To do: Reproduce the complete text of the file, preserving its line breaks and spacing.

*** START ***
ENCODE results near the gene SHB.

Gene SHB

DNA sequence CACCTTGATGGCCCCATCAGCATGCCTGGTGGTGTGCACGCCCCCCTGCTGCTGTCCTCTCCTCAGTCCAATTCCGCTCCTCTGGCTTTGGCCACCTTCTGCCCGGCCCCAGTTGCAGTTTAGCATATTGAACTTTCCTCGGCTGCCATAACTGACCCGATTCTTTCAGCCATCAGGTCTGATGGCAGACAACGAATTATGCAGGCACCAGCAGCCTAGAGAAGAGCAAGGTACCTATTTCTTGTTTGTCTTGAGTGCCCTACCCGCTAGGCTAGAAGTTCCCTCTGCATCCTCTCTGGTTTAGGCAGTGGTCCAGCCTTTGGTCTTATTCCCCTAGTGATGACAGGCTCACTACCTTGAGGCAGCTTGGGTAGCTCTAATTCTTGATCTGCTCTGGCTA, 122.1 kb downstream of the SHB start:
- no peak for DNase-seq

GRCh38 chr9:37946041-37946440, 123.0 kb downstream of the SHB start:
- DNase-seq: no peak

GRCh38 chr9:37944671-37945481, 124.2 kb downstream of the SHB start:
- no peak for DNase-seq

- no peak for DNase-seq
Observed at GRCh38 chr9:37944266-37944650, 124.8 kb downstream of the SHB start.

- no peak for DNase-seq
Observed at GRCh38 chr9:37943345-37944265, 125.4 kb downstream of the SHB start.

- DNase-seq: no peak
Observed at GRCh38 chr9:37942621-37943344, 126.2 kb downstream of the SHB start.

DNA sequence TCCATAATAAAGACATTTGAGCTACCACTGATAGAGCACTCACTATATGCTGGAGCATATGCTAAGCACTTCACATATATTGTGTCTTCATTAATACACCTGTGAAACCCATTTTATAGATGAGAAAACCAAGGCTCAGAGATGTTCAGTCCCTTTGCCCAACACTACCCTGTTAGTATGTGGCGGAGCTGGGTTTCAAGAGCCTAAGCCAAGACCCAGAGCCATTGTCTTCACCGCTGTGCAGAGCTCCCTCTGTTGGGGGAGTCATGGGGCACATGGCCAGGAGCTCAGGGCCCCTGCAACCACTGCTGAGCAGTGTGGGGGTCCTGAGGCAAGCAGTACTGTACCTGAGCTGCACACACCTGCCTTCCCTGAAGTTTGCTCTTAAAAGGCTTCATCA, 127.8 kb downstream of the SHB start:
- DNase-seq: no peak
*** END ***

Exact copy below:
ENCODE results near the gene SHB.

Gene SHB

DNA sequence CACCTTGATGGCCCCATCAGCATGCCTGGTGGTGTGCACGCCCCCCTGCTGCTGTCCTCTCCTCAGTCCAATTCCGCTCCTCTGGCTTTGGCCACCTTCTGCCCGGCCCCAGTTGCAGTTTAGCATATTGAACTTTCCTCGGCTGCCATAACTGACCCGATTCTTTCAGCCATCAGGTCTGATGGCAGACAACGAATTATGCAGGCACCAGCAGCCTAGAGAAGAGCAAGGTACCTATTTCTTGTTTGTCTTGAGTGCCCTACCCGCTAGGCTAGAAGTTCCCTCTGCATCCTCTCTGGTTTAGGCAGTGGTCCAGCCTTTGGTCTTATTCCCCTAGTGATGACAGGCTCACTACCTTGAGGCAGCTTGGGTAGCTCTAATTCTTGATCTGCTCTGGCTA, 122.1 kb downstream of the SHB start:
- no peak for DNase-seq

GRCh38 chr9:37946041-37946440, 123.0 kb downstream of the SHB start:
- DNase-seq: no peak

GRCh38 chr9:37944671-37945481, 124.2 kb downstream of the SHB start:
- no peak for DNase-seq

- no peak for DNase-seq
Observed at GRCh38 chr9:37944266-37944650, 124.8 kb downstream of the SHB start.

- no peak for DNase-seq
Observed at GRCh38 chr9:37943345-37944265, 125.4 kb downstream of the SHB start.

- DNase-seq: no peak
Observed at GRCh38 chr9:37942621-37943344, 126.2 kb downstream of the SHB start.

DNA sequence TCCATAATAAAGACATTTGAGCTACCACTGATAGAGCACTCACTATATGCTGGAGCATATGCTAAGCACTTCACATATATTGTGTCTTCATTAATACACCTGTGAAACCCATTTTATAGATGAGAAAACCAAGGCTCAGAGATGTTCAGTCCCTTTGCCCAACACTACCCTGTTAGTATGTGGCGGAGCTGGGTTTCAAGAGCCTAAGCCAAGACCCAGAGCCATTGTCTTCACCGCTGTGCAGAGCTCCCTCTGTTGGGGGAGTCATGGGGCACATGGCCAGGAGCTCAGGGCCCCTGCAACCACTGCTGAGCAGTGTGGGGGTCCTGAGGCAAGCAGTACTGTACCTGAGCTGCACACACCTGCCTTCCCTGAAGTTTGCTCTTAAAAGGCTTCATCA, 127.8 kb downstream of the SHB start:
- DNase-seq: no peak